I have to admit, with all the holiday celebrations going on, I forgot today is the first Thursday of the month, my day to post…So here I am, shooting from the hip…
Recently, I read that world wide the most common birthday is Oct. 5th. (Count back forty weeks, and yes, you have New Year’s.) Having said that, I think we know how people around the world celebrate the coming of a new year.
Centuries ago, people believed they could affect their luck for the next year by what they did, what they ate, or who they spent the first day of the year with, therefore, New Year’s Eve parties became popular and lasted late into the night. It was also thought the first visitor of the year could either signify good or bad luck for the entire year. If the first visitor of the year was a tall, dark-haired man, it would be a very lucky year. Hmmm….That could make a good beginning for a romance novel...
Halfway open, the door stalled as Lydia Sue Morton tightened her grip around the handle pressed against her palm. The stranger, with shoulders like mountain tops, frosted with a layer of shimmering snowflakes, had one hand braced on the door jam, the other resting on the six-shooter strapped to his hip. One front flap of his well-worn duster, tucked behind the pearl handle, highlighted the weapon.
Her mouth went dry. Grandma Wilson’s old mantel clock, eerie sounding even in the light of day, had chimed midnight sometime ago, and the bone-chilling temperature, not to mention the snowdrifts and howling wind blowing in the new year, weren’t fit for traveling across the barren plains of eastern Colorado. Wishing for the umpteenth time she didn’t live alone in the small shanty, a good three hours west of Towner, Lydia gulped, wet her dry lips, and swallowed again, before croaking, “Can I help you?”
Dark eyes, as cold as the wind whipping up her skirts, making her toes curl inside the thick, wool socks, glared at her. Then they rolled back, and all six and half feet of the man fell forward, knocking the door wide and her off her feet as he landed on the kitchen floor like a fallen oak. His hat, leaving a trail of snowflakes, tumbled across the planked wood.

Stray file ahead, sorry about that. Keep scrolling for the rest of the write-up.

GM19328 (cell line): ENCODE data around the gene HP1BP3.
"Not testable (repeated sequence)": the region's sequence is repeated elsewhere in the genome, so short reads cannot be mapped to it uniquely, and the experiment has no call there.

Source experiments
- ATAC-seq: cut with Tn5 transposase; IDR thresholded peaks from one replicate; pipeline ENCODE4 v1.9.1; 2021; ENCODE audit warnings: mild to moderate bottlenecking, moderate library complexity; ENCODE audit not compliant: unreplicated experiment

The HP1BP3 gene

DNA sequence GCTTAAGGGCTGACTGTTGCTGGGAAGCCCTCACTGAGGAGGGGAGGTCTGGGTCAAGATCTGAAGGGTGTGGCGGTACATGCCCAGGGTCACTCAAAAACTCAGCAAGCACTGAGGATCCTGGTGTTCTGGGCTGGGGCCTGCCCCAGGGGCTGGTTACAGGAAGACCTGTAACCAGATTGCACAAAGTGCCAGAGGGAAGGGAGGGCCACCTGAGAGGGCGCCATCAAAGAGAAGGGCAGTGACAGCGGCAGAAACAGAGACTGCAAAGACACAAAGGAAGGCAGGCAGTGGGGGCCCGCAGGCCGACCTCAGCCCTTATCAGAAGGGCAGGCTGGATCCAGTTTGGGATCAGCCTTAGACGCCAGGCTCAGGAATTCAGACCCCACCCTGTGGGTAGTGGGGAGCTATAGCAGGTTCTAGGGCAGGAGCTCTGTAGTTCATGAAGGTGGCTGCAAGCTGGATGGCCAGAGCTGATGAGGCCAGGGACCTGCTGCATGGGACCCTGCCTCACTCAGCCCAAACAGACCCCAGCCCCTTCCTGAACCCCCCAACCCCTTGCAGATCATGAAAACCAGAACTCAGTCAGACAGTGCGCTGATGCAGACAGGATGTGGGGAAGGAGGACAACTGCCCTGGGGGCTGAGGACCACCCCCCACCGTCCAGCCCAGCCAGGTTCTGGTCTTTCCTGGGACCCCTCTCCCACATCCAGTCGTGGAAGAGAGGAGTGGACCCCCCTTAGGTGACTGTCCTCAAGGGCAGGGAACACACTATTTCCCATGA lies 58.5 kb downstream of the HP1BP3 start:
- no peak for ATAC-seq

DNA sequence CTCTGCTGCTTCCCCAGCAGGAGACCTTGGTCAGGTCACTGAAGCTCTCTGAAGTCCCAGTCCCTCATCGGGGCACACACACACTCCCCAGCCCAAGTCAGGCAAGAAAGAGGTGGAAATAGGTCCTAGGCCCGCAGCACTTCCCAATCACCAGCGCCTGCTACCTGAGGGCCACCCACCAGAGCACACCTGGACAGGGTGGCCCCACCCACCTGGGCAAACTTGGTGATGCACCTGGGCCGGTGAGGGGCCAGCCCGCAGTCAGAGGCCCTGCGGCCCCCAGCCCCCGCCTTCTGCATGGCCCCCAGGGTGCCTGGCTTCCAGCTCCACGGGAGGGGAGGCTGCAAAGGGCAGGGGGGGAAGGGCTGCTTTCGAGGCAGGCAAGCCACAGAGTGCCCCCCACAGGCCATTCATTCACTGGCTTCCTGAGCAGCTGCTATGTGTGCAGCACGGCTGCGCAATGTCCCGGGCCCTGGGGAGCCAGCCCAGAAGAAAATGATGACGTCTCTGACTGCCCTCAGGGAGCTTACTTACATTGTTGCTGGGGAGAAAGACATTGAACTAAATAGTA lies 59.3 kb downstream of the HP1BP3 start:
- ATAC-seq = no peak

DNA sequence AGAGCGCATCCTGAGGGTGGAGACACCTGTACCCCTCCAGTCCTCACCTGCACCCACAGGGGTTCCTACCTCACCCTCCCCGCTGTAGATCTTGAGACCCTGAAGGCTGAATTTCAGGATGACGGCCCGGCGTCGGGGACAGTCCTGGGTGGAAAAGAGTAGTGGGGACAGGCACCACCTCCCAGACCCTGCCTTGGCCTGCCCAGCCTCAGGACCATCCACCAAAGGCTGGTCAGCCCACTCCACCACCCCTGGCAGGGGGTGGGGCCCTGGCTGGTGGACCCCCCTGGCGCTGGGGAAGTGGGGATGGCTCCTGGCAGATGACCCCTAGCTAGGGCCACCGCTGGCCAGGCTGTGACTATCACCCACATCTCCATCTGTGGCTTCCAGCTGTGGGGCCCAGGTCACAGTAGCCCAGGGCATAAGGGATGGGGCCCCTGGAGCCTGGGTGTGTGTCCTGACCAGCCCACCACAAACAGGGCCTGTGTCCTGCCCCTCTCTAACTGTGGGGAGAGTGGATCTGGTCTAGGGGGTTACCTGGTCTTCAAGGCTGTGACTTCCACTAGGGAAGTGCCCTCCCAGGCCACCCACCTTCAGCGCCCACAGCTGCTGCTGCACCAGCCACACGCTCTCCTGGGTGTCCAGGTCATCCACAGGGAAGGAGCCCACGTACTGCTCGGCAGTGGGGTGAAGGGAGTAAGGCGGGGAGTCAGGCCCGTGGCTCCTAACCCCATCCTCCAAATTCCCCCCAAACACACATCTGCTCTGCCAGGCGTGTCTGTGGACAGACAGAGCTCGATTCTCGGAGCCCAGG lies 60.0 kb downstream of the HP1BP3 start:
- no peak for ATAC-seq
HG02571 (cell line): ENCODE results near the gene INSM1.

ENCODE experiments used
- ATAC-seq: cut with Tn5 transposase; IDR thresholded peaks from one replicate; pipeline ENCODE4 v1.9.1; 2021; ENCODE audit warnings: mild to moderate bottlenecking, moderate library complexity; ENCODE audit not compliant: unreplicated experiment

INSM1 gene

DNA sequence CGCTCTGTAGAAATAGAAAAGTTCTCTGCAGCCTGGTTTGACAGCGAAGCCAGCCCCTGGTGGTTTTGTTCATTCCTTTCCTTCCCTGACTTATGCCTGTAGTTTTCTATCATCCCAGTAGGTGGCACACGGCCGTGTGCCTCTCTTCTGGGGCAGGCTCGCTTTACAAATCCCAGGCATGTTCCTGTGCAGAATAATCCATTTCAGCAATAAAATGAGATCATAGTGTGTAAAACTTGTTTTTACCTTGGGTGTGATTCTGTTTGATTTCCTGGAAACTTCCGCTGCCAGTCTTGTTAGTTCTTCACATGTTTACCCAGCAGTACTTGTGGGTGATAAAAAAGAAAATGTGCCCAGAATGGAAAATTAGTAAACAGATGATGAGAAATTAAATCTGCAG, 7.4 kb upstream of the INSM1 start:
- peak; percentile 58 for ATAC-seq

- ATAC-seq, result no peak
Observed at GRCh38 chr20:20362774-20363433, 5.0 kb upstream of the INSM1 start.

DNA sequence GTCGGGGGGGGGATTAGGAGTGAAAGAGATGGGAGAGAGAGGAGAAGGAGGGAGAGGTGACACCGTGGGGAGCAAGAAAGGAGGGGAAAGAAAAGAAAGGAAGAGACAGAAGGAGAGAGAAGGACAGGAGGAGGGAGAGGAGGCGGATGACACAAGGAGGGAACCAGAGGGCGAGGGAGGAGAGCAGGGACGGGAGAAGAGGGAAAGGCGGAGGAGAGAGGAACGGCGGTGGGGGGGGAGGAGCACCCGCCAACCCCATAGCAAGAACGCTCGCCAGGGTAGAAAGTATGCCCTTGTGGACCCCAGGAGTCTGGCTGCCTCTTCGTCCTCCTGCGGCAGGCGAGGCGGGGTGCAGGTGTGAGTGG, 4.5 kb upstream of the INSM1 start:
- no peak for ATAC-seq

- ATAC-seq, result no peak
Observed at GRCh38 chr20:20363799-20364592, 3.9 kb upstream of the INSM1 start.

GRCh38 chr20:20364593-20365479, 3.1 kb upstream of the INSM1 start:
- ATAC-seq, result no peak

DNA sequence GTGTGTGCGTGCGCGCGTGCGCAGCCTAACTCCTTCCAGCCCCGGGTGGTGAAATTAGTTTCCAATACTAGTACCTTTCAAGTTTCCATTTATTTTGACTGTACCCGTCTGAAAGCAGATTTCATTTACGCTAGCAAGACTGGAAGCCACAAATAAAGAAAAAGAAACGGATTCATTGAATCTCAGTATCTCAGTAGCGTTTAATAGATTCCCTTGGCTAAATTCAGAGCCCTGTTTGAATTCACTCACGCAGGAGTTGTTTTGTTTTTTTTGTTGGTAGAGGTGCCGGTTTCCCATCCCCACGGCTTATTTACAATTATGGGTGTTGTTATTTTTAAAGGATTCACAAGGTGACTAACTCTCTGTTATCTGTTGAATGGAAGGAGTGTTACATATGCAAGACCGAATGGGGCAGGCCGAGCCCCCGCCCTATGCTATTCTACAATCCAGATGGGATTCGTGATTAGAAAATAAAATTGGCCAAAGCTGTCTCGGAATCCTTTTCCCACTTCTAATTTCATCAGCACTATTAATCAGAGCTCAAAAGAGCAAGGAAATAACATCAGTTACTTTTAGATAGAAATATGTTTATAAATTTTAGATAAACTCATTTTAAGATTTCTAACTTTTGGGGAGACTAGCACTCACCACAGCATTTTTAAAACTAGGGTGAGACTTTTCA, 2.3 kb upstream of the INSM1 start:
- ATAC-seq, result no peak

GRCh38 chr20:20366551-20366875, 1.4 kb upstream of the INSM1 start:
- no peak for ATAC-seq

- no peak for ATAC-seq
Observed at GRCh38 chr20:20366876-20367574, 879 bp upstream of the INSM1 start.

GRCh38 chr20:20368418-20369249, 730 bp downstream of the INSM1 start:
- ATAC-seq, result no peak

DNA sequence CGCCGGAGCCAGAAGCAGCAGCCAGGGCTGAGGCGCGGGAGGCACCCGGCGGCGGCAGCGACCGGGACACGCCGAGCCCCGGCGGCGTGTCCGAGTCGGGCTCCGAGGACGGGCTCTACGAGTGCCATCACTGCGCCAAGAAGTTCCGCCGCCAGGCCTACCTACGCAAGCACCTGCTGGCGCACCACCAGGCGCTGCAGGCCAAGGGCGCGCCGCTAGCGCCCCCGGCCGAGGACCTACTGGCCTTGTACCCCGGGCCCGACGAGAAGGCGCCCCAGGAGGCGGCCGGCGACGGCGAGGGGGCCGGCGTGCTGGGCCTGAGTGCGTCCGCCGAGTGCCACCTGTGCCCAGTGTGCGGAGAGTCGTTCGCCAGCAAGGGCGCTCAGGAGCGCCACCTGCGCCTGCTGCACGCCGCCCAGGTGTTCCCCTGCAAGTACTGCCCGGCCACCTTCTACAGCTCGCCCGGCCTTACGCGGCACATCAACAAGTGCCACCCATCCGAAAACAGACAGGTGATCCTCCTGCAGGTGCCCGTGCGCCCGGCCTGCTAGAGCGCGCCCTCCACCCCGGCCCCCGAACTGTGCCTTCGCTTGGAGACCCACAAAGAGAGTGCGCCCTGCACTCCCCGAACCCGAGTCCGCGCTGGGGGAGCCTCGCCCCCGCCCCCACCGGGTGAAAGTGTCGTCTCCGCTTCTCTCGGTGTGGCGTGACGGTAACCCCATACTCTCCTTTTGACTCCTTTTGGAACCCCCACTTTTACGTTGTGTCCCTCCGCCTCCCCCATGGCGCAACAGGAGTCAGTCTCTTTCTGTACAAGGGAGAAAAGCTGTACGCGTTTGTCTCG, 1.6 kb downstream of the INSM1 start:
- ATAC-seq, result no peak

With a final twirl, the hat hit her thigh. Heart in her throat, she thrust the hat aside, and using her heels and the palms of her hands, scrambled backwards, further away from the prone form. The heat of the wood stove, the same one she’d banked for the night hours ago, penetrated the thinness of the wrapper covering her shoulders. She stopped shy of bumping into the hot cast iron. Gaze locked on the man and holding her breath, she kicked her feet to untwist the hem of her long nightdress. Flipping onto her knees, she stared, searched his bulky mass for movement.
That’s when she noticed the long, jagged gash oozing blood into the thick, raven-black hair on the back of his head. Memories locked in the back of her mind, leaped forward, clambering, scrambling to be recalled. Her heart sank to the very pit of her stomach. An icy chill, having nothing to do with the weather, gripped her spine. “Oh, no, not again,” she groaned.
Ugh, that should teach me not to shoot from the hip! I already have too many stories vying for space in my head. LOL If anyone wants to continue we can create a round robin story, feel free to take over where I left off.
I hope you all have a very Happy New Year, and that 2009 brings you all the romance you dream of!
P.S. I just have to mention Shotgun Bride, The Quinter Brides Book One, has been on the Fictionwise Bestselling List for over two weeks! Yippee!